By the time Lady Gaga climbed into a latex suit for the “Bad Romance” video, she had already established herself as an artist whose only constants were her mighty voice and her restless approach to genre. Each musical chapter over nearly a decade of fame has been met with an aesthetic reinvention, too: She can throw on musical styles as effortlessly as she can don the pink topper from the Joanne cover. If anything, that album is the culmination of years spent trying on different genres and seeing which one fits her whims in that particular moment.
At last night's Grammy Awards, Gaga split vocal duties with Metallica frontman James Hetfield on “Moth Into Flame,” the second single off the veteran rockers’ 2016 album Hardwired … to Self-Destruct. Technical difficulties left Gaga singing on her own for the first half of the set, as Hetfield’s mic made him inaudible — but she met the vocal challenge head-on. Her bellow was deep and undeniable, a substantial foil to Hetfield’s gravelly voice. And the mic problems ultimately meant she did a rare thing: Gaga sidled up to Hetfield at the microphone and stood as an equal on Metallica’s turf.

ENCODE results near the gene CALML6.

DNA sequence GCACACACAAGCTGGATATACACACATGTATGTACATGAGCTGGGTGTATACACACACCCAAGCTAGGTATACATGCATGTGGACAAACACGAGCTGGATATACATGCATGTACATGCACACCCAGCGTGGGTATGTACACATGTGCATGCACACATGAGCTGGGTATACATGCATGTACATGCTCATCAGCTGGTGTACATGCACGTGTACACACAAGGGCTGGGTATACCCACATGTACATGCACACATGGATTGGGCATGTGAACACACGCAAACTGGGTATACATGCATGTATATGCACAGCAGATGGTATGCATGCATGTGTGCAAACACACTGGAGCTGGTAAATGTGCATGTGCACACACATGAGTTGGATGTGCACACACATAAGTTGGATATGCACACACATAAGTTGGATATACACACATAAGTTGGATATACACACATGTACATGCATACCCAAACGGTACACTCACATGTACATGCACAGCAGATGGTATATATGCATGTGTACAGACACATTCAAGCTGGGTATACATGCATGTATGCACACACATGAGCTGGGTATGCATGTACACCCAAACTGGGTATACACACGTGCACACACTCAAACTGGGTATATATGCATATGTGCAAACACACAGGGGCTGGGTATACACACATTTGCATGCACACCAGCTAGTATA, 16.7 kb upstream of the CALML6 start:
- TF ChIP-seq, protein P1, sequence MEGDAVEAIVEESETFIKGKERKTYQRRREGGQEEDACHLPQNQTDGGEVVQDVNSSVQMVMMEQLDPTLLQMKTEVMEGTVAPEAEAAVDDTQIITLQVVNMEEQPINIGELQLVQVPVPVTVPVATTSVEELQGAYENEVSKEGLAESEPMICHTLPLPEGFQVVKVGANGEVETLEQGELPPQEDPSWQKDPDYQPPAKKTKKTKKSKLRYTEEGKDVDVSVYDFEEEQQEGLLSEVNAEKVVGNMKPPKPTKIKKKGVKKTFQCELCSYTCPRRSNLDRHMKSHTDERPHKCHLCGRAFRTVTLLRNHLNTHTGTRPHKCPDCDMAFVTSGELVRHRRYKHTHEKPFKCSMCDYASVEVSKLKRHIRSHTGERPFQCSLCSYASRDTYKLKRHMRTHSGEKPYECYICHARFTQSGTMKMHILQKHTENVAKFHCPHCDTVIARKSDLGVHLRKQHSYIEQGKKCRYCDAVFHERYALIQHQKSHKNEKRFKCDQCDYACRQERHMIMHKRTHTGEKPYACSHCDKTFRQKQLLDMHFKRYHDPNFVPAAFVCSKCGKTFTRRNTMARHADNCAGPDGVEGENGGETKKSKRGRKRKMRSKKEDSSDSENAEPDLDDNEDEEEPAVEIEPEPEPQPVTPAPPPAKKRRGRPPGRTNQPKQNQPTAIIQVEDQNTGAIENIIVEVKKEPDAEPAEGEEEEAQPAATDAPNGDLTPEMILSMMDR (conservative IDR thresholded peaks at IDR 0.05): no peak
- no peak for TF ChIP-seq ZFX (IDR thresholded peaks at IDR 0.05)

Despite Gaga’s winning efforts, the performance suffered from cheesy staging, tech glitches, and her own awkward stumbles with the Metallica dudes themselves. The flailing kids in flannel off to the side were enough of a distraction, as was Gaga’s not-quite-crowdsurfing moment. Gaga, lost in the moment and her own task at hand, perhaps, often found herself getting in the way of her collaborators, clutching Kirk Hammett’s chest at one point and finding herself between the guitarist and his guitar, and later perching on drummer Lars Ulrich’s shoulder (why anyone who values their fingers or their eardrums would even think of approaching Ulrich’s kit in the middle of a song is an open question). In order for MetalliGa to really shine, Gaga, used to running her show, would have had to cede a little control — perhaps one of the only skills she lacks.
This was never going to be a breakthrough moment, and her self-awareness and that of Metallica in agreeing to stage it — and in this manner — proves it. This MetalliGa experiment was about trying something new and having fun in the process, a move that very much fits in with the singer's methodology, Joanne and all. If the band t-shirt fits, wear it to a performance with that same band on national TV — it's such a cheeky move that it might actually work. And if the metal riffs fit, scream the shit out of them, too.